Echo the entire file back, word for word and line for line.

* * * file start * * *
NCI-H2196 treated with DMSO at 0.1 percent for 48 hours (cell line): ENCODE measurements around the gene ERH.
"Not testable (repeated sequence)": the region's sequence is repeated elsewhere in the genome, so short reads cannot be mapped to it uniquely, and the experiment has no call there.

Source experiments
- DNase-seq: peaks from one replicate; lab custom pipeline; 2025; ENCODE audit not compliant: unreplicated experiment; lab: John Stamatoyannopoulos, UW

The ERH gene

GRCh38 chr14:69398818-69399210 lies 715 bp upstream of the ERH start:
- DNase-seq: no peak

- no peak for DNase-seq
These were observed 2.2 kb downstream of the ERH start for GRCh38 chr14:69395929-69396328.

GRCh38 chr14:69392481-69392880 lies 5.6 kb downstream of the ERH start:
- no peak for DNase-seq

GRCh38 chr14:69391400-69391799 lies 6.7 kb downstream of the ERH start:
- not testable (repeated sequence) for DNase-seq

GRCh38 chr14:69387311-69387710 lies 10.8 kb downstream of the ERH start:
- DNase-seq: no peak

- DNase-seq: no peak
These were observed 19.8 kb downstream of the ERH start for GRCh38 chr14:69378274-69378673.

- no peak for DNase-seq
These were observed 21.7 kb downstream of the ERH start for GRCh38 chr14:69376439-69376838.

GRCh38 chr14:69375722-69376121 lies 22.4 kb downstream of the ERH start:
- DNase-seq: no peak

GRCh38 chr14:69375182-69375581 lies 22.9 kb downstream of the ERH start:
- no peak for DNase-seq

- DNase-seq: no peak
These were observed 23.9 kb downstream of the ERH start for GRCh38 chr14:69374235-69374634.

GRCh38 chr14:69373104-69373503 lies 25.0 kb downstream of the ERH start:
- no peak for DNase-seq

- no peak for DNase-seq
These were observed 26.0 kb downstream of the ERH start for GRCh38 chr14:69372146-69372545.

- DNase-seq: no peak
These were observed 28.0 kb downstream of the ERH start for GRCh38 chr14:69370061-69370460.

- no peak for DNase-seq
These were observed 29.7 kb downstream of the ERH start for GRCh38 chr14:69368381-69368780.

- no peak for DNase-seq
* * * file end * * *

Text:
NCI-H2196 treated with DMSO at 0.1 percent for 48 hours (cell line): ENCODE measurements around the gene ERH.
"Not testable (repeated sequence)": the region's sequence is repeated elsewhere in the genome, so short reads cannot be mapped to it uniquely, and the experiment has no call there.

Source experiments
- DNase-seq: peaks from one replicate; lab custom pipeline; 2025; ENCODE audit not compliant: unreplicated experiment; lab: John Stamatoyannopoulos, UW

The ERH gene

GRCh38 chr14:69398818-69399210 lies 715 bp upstream of the ERH start:
- DNase-seq: no peak

- no peak for DNase-seq
These were observed 2.2 kb downstream of the ERH start for GRCh38 chr14:69395929-69396328.

GRCh38 chr14:69392481-69392880 lies 5.6 kb downstream of the ERH start:
- no peak for DNase-seq

GRCh38 chr14:69391400-69391799 lies 6.7 kb downstream of the ERH start:
- not testable (repeated sequence) for DNase-seq

GRCh38 chr14:69387311-69387710 lies 10.8 kb downstream of the ERH start:
- DNase-seq: no peak

- DNase-seq: no peak
These were observed 19.8 kb downstream of the ERH start for GRCh38 chr14:69378274-69378673.

- no peak for DNase-seq
These were observed 21.7 kb downstream of the ERH start for GRCh38 chr14:69376439-69376838.

GRCh38 chr14:69375722-69376121 lies 22.4 kb downstream of the ERH start:
- DNase-seq: no peak

GRCh38 chr14:69375182-69375581 lies 22.9 kb downstream of the ERH start:
- no peak for DNase-seq

- DNase-seq: no peak
These were observed 23.9 kb downstream of the ERH start for GRCh38 chr14:69374235-69374634.

GRCh38 chr14:69373104-69373503 lies 25.0 kb downstream of the ERH start:
- no peak for DNase-seq

- no peak for DNase-seq
These were observed 26.0 kb downstream of the ERH start for GRCh38 chr14:69372146-69372545.

- DNase-seq: no peak
These were observed 28.0 kb downstream of the ERH start for GRCh38 chr14:69370061-69370460.

- no peak for DNase-seq
These were observed 29.7 kb downstream of the ERH start for GRCh38 chr14:69368381-69368780.

- no peak for DNase-seq